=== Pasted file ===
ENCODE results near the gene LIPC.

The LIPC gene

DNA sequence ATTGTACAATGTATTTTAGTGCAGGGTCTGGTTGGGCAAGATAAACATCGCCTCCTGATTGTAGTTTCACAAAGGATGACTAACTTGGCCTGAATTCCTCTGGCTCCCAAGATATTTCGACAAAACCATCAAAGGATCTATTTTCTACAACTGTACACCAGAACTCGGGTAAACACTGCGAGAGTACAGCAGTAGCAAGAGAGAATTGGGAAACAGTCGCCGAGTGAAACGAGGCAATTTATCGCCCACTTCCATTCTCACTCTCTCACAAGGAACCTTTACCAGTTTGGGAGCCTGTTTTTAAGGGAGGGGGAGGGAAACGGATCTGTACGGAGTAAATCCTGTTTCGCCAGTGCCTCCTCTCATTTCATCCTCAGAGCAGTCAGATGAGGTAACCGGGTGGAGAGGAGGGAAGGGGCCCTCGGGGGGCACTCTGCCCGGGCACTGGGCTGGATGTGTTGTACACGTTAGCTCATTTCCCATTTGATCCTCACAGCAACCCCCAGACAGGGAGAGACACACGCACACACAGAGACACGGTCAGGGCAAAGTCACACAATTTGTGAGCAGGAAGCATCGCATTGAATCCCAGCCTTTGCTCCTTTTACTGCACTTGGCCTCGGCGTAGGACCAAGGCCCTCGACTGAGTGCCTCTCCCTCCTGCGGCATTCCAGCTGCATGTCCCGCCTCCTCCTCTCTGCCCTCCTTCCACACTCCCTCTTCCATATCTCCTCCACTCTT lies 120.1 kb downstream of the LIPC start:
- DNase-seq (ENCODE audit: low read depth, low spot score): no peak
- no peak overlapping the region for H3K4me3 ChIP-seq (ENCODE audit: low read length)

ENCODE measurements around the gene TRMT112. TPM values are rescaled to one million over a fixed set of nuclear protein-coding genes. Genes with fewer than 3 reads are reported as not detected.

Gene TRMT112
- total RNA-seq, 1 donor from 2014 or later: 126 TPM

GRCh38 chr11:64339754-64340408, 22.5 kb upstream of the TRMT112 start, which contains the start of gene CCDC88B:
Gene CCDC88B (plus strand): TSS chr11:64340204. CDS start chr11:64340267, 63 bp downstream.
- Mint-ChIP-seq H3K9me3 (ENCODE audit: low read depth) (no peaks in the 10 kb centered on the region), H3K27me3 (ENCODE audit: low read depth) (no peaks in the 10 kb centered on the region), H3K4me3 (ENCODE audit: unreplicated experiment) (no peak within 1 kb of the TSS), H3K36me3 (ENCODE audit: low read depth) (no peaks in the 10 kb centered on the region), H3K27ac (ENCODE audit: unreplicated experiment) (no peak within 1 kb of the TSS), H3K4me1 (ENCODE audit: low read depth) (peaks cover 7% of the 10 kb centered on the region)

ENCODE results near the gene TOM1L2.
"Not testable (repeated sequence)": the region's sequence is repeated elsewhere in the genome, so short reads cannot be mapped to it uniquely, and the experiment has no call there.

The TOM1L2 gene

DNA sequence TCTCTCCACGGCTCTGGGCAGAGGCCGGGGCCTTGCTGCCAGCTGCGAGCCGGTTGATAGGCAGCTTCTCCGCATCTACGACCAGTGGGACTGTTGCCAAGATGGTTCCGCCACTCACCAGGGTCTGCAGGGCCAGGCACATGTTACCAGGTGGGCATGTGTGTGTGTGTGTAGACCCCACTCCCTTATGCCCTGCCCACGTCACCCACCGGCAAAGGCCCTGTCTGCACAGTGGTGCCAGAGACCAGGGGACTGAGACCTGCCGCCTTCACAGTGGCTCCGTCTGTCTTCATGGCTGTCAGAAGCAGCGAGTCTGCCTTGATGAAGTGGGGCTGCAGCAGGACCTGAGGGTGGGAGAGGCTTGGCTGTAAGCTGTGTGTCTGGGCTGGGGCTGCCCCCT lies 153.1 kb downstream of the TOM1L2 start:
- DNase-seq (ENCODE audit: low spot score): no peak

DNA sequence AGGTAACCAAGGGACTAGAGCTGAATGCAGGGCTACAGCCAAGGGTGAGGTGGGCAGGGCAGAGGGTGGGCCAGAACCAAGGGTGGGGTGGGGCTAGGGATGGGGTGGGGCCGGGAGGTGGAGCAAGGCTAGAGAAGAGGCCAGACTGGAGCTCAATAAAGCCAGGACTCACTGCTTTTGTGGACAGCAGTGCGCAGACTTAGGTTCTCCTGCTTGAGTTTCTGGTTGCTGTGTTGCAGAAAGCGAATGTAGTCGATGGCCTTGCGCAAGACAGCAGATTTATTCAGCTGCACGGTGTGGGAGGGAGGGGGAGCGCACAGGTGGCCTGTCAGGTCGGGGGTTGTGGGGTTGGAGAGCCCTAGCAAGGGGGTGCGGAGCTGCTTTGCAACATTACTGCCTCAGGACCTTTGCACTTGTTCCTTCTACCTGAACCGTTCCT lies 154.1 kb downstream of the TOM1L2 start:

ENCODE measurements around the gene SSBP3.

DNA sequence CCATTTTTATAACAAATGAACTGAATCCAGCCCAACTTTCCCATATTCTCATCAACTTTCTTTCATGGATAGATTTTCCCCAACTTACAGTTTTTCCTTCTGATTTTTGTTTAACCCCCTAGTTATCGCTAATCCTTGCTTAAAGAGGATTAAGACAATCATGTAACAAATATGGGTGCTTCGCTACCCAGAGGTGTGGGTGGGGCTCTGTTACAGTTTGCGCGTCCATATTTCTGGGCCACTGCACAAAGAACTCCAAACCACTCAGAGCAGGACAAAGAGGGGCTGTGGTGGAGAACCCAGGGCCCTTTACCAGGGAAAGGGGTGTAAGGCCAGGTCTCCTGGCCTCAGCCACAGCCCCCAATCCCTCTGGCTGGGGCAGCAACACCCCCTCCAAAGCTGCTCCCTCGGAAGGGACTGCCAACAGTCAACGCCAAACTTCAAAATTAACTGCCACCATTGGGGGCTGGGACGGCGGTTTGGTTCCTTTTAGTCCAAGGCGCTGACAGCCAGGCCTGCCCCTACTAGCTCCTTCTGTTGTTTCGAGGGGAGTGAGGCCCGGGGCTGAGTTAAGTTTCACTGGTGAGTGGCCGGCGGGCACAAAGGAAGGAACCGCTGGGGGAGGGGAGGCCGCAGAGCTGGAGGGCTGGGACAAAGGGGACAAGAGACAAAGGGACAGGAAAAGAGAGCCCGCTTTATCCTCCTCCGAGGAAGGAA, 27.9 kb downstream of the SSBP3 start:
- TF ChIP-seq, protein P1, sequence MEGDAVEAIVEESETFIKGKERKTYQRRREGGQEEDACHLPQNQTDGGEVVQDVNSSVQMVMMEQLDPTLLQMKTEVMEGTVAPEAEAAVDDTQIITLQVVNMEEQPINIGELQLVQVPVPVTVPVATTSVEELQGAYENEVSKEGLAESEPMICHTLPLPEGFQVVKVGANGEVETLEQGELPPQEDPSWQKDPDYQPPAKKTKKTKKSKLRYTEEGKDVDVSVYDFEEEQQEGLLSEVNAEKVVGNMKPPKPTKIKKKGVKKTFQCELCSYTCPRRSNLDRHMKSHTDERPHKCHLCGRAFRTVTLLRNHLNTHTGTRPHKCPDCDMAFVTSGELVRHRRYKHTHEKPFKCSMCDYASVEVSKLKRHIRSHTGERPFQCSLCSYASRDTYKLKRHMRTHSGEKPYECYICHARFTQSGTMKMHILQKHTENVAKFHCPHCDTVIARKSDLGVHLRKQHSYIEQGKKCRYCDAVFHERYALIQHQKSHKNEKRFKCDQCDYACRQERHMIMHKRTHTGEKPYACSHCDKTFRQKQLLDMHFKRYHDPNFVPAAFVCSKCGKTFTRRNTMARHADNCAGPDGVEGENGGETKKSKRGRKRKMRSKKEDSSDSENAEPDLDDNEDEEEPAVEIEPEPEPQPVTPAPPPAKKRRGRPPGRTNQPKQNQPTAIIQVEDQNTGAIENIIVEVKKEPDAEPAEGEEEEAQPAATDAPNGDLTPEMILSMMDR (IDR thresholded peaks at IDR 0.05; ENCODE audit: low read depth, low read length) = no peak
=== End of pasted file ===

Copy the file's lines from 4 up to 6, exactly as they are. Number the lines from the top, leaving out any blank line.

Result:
- DNase-seq (ENCODE audit: low read depth, low spot score): no peak
- no peak overlapping the region for H3K4me3 ChIP-seq (ENCODE audit: low read length)

ENCODE measurements around the gene TRMT112. TPM values are rescaled to one million over a fixed set of nuclear protein-coding genes. Genes with fewer than 3 reads are reported as not detected.